We live in a dichotomous age: On the one hand technology is a massively powerful tool that has allowed us to accomplish large-scale goals in record times. On the other hand, it is an absolute necessity that must be maintained delicately to ensure operations can continue. A balance between these two roles is particularly difficult to strike in healthcare IT.
Technological advancements and the systems physicians, clinicians, and administrators use every day are often seen as ground-level devices that require micromanagement.
However, the most effective method for facilitating a healthy marriage between the IT aspect and the clinical aspect of a healthcare organization must be deployed from the highest level of leadership.
Oftentimes healthcare IT is viewed as detached from the rest of the organization. This separation is further exaggerated if there is a lack of timeliness or responsiveness from the IT department, which can leave clinical staff feeling as though their needs are not being met.
Additionally, hospitals and clinics often struggle with their healthcare IT departments due to a lack of clinical knowledge within the IT side and a lack of understanding of IT on the clinical side. In other words, the two hemispheres of the organization are not speaking the same language or dealing with the same daily struggles, which makes relating to one another and supporting one another exceedingly difficult.
Without proper education around what physicians or clinicians needs are, the healthcare IT department becomes so far removed from the healthcare space, ultimately causing the IT staff to work in a bubble. When such a problem arises, any IT solutions that are implemented or any support the IT staff are providing ends up lacking.
While there are numerous reasons for diminished responsiveness from the IT staff and lack of mutual understanding – including overwhelming volume of projects, a lack of organization, mismanaged prioritization, and so on – ultimately the issue comes back to one dominating factor: ineffectual leadership.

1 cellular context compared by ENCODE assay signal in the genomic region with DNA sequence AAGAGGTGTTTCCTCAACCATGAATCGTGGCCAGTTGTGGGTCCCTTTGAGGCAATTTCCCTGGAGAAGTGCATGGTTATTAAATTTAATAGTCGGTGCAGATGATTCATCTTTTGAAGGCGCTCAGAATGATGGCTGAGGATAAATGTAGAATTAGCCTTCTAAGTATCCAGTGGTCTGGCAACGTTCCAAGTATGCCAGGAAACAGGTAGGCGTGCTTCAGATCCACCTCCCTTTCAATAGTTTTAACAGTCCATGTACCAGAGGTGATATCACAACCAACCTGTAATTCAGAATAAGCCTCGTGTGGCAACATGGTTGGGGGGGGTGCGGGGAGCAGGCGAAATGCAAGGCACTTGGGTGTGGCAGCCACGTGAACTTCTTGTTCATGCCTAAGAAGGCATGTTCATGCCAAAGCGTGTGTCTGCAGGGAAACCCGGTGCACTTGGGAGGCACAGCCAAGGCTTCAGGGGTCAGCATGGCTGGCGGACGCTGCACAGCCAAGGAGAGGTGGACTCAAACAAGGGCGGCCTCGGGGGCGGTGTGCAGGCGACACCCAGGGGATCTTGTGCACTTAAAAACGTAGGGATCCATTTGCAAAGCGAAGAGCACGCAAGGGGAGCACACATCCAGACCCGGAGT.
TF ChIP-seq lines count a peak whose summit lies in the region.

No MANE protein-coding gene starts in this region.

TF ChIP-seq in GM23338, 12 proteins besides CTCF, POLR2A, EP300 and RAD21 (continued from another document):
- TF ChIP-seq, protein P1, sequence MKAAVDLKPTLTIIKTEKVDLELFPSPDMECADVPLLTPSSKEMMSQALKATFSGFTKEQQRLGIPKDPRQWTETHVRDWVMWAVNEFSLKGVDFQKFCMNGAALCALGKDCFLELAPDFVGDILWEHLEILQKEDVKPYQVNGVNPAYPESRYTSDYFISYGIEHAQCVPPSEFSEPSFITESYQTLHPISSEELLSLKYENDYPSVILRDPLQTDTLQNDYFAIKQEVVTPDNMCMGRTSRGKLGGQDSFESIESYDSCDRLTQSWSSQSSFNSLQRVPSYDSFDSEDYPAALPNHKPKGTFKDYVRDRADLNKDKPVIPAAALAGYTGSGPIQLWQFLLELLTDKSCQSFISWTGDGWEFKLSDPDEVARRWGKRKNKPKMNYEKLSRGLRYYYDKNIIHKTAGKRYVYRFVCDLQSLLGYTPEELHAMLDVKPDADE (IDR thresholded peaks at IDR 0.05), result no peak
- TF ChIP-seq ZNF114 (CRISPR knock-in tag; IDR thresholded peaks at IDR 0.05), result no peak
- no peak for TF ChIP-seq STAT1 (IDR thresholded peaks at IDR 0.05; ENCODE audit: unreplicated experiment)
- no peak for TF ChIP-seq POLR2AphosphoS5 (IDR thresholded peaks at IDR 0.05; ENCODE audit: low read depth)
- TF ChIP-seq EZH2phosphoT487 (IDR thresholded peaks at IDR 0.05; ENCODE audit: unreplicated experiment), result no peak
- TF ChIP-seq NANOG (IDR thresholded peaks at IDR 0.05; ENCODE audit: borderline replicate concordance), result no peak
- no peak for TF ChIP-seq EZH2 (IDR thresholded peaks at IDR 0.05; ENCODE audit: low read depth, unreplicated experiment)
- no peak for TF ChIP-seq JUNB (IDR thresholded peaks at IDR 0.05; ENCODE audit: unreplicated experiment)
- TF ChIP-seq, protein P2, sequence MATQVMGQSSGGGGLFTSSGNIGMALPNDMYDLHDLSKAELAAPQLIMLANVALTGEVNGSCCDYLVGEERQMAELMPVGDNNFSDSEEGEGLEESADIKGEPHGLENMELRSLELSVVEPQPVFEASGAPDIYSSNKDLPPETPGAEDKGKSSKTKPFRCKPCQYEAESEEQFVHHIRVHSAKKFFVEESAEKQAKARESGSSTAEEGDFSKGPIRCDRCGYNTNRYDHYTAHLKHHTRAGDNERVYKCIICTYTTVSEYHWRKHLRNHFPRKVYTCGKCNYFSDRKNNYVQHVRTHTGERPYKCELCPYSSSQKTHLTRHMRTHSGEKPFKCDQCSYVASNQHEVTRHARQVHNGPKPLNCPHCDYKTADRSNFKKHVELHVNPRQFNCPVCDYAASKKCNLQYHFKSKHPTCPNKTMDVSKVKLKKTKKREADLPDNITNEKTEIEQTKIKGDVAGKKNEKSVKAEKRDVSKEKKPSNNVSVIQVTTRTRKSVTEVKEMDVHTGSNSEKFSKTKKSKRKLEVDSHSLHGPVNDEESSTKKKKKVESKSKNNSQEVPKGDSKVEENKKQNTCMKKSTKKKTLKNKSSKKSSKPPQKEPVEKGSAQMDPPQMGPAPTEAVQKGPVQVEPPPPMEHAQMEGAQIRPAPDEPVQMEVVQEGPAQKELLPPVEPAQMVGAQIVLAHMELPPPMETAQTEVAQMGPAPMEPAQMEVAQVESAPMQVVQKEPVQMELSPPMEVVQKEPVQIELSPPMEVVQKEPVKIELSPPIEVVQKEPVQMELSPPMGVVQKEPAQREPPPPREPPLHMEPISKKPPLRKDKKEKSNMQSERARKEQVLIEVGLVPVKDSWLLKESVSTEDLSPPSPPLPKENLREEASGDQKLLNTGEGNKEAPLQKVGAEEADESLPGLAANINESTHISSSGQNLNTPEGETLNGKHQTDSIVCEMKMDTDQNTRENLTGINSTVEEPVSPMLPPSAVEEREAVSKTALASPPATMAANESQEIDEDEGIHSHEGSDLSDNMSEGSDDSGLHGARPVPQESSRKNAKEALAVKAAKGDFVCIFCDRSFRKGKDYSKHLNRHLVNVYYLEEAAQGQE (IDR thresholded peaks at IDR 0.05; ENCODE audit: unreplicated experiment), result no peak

When leadership is lacking, the entire organization suffers – from the financial health of the organization as a whole to the clinical staff, administrators, and even the IT professionals themselves.
The Healthcare IT Leadership Process
Change starts at the leadership level. In order for any lower-level operation to be successful, you need to have a strong high-level understanding of the overall needs of the organization. Only then can you implement changes that address those needs and provide the support the organization requires so that healthcare IT strategies have the desired impact.
Over the years, I have developed a 5-step process for reuniting healthcare IT with the organization being served.
The first step is to ensure you have the right IT staff in the right places. In many cases, healthcare organizations may need to fill gaps in knowledge by bringing on additional team members.
If you need to hire more support, then hire. While many organizations or IT managers are afraid to suggest hiring, the real fear should be propping up an IT department that is unable to serve the organization at large.
Conducting a thorough staff evaluation can make the difference between a valuable and valued IT team and one that further frustrates the clinical side of the organization through lack of support, responsiveness, and need fulfillment.